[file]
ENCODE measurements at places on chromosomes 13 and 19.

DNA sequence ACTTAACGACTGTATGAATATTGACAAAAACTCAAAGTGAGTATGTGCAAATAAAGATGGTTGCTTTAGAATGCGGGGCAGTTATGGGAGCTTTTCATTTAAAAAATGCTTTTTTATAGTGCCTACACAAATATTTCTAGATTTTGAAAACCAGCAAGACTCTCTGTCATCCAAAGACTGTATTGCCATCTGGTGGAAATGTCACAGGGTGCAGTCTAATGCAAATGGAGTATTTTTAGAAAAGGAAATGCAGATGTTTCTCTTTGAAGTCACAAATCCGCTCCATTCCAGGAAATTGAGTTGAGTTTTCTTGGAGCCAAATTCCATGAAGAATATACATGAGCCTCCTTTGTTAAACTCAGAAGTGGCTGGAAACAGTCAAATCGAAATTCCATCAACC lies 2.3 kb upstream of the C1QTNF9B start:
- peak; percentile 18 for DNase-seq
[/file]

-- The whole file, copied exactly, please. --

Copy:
ENCODE measurements at places on chromosomes 13 and 19.

DNA sequence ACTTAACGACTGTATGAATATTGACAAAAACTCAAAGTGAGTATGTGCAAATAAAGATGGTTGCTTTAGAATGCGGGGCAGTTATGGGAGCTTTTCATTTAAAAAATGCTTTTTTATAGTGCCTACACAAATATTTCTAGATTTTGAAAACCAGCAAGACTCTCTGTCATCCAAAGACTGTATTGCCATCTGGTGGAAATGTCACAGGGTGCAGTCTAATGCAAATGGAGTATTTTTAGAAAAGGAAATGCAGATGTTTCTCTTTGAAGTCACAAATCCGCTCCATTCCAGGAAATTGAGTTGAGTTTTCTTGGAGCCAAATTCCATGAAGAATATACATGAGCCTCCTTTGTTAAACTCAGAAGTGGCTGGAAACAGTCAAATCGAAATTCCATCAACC lies 2.3 kb upstream of the C1QTNF9B start:
- peak; percentile 18 for DNase-seq